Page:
The site is described by National Heritage as 'A large undifferentiated enclosure with a substantial motte at its east end.  This is a very unusual form and unique in the Oxfordshire area….  Its great size and early date may suggest that it was of more than ordinary importance, in fact a baronial castle’  (R.J.Ivens).  Deddington Castle is a scheduled ancient monument, the inner bailey site in the guardianship of the Department of the Environment and the outer bailey of Deddington Parish Council.  English Heritage: ‘The earthworks …lie in a rural location to the south east of the village of Deddington.  No stonework is visible above ground today, but the site is nevertheless a striking one owing to the scale of the earthworks – the rampart is 15m (49 ft) high in places – and the size of the enclosed area.’

What is its history?
The site was occupied by Saxons until the Battle of Hastings, 1066.  Overnight, England changed from Saxon to Norman rule, under William the Conqueror, Duke of Normandy.  Under the new ruling, King William owned all the land in England, every hide.  He kept a quarter of it for himself (mainly Royal forests for hunting, such as the New Forest) and the rest he ‘granted the use of’ to barons and bishops who would obey and fight for him – feudalism is rightly called ‘a system of interlocking obligations’. One important man who was granted use of land was King William’s half-brother Odo (they had the same mother, Arlette).  Odo, whom William had made Bishop of Bayeux in 1049, was closely involved in the Norman invasion of England, contributing 100 ships to the expedition as well as being present during the Battle of Hastings.  In reward, William gave Odo the title Earl of Kent as well as granting him the use of vast estates of land over 23 English counties – Odo became the largest landowner in England after the King, needing four castle hubs at Dover, Rochester, Deddington and Snettisham.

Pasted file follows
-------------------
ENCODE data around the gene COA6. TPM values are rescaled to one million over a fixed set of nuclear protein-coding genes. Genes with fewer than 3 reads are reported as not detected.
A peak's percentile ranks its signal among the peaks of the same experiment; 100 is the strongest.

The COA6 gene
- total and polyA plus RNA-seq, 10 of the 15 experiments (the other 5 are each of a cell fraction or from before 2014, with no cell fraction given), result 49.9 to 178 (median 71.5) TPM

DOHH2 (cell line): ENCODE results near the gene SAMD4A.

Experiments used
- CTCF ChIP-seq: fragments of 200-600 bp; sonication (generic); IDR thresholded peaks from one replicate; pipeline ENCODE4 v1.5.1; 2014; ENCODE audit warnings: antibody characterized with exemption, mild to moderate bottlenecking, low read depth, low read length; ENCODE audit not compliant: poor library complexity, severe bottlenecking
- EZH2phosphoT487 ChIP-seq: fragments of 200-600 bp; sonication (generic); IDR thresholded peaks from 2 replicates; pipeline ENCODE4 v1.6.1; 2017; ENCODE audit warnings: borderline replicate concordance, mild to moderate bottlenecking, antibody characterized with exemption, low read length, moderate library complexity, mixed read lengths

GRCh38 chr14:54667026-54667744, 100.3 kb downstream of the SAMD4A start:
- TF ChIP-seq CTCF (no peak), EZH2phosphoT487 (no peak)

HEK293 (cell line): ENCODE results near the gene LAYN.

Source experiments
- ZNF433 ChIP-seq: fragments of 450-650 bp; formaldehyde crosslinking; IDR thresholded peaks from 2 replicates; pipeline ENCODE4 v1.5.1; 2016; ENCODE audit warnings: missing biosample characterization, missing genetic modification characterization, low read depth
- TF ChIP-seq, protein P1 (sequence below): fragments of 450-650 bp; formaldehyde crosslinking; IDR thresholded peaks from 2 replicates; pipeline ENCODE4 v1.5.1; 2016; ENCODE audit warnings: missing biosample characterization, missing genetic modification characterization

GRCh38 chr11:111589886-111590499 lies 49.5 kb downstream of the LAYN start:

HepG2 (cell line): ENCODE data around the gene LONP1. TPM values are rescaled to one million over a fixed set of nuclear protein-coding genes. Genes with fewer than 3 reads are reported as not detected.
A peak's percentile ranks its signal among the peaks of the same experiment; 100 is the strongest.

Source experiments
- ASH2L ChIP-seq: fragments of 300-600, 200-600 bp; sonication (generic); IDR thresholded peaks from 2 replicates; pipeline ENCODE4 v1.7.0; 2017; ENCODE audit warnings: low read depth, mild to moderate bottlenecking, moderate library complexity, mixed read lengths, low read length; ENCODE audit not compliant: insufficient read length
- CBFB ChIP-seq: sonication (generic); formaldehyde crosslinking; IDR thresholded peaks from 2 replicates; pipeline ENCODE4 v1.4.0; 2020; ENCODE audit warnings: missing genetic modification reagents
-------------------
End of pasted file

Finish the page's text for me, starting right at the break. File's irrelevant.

Was there a castle there when Odo was granted the land?
There was a mound and timber castle but when Odo took over the Castle he strengthened its defences, building a stone castle on the site some time after 1086.  This was reinforced in the 1100s but became less useful in the 1200s, and by the end of the 14th century the castle had largely gone, the stones being sold, “borrowed”, or carted away.  The inner bailey was excavated in the 1940s and 1970s, revealing fine ashlar stone foundations which still lie under today’s grass mound.  A Saxon penny was found near it; 12th century glass from it is in the Ashmolean Museum; excavations revealed the oldest black rat skeleton in the country.  

Use of the Castle Grounds

An account of the many ways the Castle Grounds have contributed to the amenity of the parish can be found in Over the Years


More assorted images and photographs of the Castle Grounds can be found HERE